In the study of bulimia among college-age and working women, we saw that while many reported binge eating, few feared loss of control and fewer still self-induced vomiting. However, twice as many of the college students as working women feared loss of control, while five times as many college women (although still only 5 percent of this group) reported purging with laxatives or through vomiting. Something about the intense collective life of women on campus exacerbates some women’s insecurities into full-scale bulimia, while college life also creates a larger, additional group that has unhealthy eating habits that fall short of full-scale bulimia. Groups have powerful influences on people, as this study showed. Their power is a large part of the story of addiction. In the case of college women, the tensions of school and dating are combined with an intensely held social value toward thinness that many are not able to attain.
Groups certainly affect drinking and drug abuse. Young drug abusers associate primarily with drug abusers, as Eugene Oetting has clearly discerned in a decade’s work with a wide range of adolescents. Indeed, he traces drug use and abuse primarily to what he calls “peer-group clusters” of like-minded kids. Naturally, we wonder why adolescents gravitate to such groups in the first place rather than joining, say, the school band or newspaper. But undoubtedly, informal social groups support and sustain much teen behavior. And some of these peer groups tend to be involved in a variety of antisocial activities, including criminal misbehavior and failure at school, as well as encouraging substance abuse.
One of the burdens of the disease movement is to indicate that it doesn’t matter what social class one comes from—drug abuse and alcoholism are equally likely to befall you. Oetting disagrees strongly with this position. His opinion matters because he has studied fifteen thousand minority young people, including a great number of Hispanic and Native American youths. This is in addition to some ten thousand nonminority young people. Commenting on research that claims that socioeconomic status does not influence drug use, Oetting notes: “These studies, however, focus on middle and upper class levels of socioeconomic status and disadvantaged populations are underrepresented. Where research is conducted specifically among disadvantaged youth, particularly minority youth, higher rates of drug use are found.”These differences extend as well to legal drugs—18 percent of college graduates smoke, compared with 34 percent of those who never went to college.
Middle-class groups certainly drink, and some quite heavily. Yet the consistent formula discovered in surveys of drinking is that the higher a person’s social class, the more likely the person is both to drink and to drink without problems. Those in lower socioeconomic groups are more likely to abstain, and yet are much more often problem drinkers. What about drugs? Middle-class people have certainly developed broad experience with drugs in the last three decades. At the same time, when they do use drugs, they are more likely to do so occasionally, intermittently, or in a controlled manner. As a result, when warnings against cocaine became commonplace in the 1980s, cocaine use shrank among the middle class, while cocaine use intensified in ghetto areas, where extremely disruptive and violent drug use has become a major feature of life.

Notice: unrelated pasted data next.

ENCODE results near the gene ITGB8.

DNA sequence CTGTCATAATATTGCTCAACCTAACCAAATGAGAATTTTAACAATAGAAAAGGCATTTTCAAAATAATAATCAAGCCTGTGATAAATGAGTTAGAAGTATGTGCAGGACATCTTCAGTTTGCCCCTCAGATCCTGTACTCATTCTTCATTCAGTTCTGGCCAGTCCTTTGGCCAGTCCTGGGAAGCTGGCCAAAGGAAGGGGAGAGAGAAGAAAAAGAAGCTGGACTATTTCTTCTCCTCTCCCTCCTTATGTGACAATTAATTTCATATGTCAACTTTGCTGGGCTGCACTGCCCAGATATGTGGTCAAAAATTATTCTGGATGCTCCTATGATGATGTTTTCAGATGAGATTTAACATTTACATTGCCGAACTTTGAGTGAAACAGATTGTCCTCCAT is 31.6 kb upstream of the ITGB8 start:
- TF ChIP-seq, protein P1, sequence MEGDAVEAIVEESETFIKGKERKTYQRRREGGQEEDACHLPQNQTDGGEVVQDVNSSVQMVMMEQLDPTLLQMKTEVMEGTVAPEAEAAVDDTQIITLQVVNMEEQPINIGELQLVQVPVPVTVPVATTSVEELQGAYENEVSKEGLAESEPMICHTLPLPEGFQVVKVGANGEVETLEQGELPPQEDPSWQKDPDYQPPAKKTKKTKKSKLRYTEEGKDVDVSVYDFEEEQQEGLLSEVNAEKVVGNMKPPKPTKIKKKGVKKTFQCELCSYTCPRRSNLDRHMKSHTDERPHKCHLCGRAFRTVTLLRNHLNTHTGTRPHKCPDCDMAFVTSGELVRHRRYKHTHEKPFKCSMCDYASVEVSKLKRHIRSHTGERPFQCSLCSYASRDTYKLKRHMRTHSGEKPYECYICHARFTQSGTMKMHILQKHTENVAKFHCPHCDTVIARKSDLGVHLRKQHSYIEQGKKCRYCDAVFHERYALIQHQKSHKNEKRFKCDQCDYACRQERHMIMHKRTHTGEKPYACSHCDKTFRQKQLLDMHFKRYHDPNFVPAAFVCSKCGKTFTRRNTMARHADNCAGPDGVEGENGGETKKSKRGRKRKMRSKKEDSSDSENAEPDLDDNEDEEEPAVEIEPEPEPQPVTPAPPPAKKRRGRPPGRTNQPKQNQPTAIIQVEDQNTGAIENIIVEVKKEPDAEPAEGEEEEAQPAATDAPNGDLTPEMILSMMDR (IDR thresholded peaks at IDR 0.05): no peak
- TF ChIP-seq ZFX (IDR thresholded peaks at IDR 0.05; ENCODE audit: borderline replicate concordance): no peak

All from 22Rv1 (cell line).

Those with Better Things to Do Are Protected from Addiction
My point of view, however logical, goes so much against standard antidrug crusade wisdom that I hasten to defend my assertion about controlled drug users. It is not that there is any question that the data I cite are correct.
Rather, I have to explain why so much of the information presented to the public is misinformation.
For example, we hear constantly that the 800-Cocaine hotline reveals great numbers of middle-class addicts. In fact, examining the rolls of facilities for cocaine addicts reveals everything we have already reviewed—that nearly all cocaine addicts are multiple-substance users with long histories of drug abuse.
Whatever greater rates of middle-class “stockbroker” addicts there are now, these are dwarfed by the typical cocaine abusers, who resemble other contemporary and historical drug abusers by being more often unemployed and socially dislocated in a number of ways.
What about the masses of cocaine users who appeared in the 1980s? The Michigan group studying student drug use found that high school grads in the early 1980s had a 40 percent chance of using the drug by their twenty-seventh birthday. Yet, most middle-class users use the drug only a few times; most regular users do not show negative effects and only a few become addicted; and most who have experienced negative effects, including problems of controlling their use, quit or cut back without treatment.
These simple facts—which run so counter to everything we hear—have not been disputed by any investigation of cocaine use in the field. Ronald Siegel followed a group of cocaine users from the time they began use in college. Of the 50 regular users Siegel tracked for nearly a decade, five became compulsive users and another four developed intensified daily usage patterns. Even the compulsive users, however, only “experienced crisis reactions in approximately 10 percent of their intoxications.”